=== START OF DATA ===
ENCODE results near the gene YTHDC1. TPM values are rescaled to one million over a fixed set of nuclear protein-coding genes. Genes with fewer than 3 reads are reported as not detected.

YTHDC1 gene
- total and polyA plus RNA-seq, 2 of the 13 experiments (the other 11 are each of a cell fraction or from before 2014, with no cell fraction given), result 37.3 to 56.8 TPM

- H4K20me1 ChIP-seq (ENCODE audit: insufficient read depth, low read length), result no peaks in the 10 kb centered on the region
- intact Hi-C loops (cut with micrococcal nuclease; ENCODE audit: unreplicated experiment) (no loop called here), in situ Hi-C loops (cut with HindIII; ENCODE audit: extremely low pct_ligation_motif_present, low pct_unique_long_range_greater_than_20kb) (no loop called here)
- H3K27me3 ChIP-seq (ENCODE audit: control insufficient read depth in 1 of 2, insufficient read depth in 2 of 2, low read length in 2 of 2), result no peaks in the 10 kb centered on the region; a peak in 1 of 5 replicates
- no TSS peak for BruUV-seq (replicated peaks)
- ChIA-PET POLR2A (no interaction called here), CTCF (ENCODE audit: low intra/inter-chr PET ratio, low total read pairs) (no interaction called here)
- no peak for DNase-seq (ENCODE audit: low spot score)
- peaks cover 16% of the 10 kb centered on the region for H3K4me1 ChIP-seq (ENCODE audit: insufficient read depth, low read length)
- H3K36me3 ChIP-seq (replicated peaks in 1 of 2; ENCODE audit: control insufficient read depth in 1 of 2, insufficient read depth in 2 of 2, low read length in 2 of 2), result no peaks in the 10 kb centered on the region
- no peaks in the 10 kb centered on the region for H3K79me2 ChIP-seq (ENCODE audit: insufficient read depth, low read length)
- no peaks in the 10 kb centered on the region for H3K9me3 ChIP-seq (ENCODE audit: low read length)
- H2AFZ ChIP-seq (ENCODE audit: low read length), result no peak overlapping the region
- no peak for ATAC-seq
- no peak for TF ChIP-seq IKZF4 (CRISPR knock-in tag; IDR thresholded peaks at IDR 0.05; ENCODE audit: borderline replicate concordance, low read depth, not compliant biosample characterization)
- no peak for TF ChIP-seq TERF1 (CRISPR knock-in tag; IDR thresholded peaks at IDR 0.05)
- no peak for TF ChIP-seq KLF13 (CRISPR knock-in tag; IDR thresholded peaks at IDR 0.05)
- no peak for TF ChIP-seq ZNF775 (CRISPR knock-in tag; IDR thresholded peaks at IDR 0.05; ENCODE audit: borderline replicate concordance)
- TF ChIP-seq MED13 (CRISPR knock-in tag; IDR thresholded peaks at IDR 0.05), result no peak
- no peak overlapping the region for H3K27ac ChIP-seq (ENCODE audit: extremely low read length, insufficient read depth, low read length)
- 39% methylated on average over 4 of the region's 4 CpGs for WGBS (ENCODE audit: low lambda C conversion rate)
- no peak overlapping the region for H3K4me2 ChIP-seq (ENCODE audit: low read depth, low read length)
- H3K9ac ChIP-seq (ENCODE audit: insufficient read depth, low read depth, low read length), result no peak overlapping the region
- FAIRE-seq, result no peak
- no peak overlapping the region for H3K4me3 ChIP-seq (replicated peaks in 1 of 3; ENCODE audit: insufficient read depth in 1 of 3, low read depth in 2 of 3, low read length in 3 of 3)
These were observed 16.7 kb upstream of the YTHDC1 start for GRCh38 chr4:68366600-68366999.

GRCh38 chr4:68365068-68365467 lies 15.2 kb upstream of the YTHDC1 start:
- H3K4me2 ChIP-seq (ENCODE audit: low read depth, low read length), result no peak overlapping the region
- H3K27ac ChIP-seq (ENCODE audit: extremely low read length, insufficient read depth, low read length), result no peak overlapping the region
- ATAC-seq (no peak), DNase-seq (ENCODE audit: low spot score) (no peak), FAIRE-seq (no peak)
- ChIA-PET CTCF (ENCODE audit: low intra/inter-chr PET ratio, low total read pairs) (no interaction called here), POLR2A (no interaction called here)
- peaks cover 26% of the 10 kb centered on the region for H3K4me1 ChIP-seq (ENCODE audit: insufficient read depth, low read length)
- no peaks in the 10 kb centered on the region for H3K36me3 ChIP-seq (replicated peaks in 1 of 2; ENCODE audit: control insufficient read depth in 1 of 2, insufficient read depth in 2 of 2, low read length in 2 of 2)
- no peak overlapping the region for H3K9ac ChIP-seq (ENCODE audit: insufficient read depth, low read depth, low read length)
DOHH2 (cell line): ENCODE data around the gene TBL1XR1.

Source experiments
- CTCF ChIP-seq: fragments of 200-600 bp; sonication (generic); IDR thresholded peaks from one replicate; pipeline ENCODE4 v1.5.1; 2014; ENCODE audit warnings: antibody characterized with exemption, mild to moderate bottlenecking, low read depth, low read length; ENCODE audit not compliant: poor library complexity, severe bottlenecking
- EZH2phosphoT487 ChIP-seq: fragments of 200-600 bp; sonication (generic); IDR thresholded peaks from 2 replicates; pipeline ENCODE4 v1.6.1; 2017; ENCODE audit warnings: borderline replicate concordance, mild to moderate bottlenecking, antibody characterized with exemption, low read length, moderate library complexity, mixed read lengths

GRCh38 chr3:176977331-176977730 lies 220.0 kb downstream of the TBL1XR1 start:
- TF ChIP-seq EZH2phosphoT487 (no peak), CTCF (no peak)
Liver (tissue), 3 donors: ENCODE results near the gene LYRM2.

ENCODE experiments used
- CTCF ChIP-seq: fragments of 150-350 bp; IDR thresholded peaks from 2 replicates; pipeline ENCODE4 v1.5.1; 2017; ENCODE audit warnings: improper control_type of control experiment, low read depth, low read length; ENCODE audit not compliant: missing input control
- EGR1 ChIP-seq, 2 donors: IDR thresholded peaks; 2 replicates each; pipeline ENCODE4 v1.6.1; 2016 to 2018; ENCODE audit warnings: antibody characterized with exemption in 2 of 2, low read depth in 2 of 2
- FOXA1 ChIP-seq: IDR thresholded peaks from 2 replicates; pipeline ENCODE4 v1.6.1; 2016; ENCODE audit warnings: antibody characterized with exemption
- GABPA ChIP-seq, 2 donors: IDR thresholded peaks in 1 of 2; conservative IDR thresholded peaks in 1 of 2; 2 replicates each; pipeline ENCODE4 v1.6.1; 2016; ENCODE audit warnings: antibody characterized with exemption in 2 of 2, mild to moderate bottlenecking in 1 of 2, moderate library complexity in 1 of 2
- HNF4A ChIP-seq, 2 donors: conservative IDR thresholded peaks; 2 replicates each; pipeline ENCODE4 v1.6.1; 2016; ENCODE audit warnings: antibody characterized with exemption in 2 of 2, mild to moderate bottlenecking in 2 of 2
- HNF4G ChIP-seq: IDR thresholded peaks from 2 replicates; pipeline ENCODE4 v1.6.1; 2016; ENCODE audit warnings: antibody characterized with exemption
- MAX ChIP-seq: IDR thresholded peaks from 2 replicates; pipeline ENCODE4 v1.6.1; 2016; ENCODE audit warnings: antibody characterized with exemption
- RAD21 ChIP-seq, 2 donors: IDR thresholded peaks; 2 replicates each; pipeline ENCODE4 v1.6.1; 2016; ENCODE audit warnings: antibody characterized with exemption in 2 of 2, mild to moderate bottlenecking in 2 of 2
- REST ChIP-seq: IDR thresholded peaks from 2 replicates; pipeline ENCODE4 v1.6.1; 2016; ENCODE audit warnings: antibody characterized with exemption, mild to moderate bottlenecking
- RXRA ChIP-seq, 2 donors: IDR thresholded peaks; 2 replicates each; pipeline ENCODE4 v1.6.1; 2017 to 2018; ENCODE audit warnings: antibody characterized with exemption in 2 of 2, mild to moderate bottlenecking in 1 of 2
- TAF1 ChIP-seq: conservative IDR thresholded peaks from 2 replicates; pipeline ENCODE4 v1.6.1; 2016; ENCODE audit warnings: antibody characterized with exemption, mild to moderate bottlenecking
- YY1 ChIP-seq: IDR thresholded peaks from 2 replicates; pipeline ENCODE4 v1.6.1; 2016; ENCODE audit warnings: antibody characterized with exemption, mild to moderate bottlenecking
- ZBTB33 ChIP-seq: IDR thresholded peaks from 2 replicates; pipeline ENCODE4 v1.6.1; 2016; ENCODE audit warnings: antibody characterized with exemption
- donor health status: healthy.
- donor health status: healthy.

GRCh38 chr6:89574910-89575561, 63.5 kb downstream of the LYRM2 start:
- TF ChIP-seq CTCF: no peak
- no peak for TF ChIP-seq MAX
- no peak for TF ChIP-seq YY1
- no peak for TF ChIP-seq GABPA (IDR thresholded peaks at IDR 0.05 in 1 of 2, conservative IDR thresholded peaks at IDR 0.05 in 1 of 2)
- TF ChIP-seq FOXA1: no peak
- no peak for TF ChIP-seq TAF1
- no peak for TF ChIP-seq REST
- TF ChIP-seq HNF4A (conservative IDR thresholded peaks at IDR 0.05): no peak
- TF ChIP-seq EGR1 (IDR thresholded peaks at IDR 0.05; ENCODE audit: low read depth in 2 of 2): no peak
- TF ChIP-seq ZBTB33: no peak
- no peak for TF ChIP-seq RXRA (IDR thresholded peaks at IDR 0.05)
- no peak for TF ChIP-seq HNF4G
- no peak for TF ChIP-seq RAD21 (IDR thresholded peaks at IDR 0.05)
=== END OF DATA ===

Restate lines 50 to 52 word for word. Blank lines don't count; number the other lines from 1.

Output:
- MAX ChIP-seq: IDR thresholded peaks from 2 replicates; pipeline ENCODE4 v1.6.1; 2016; ENCODE audit warnings: antibody characterized with exemption
- RAD21 ChIP-seq, 2 donors: IDR thresholded peaks; 2 replicates each; pipeline ENCODE4 v1.6.1; 2016; ENCODE audit warnings: antibody characterized with exemption in 2 of 2, mild to moderate bottlenecking in 2 of 2
- REST ChIP-seq: IDR thresholded peaks from 2 replicates; pipeline ENCODE4 v1.6.1; 2016; ENCODE audit warnings: antibody characterized with exemption, mild to moderate bottlenecking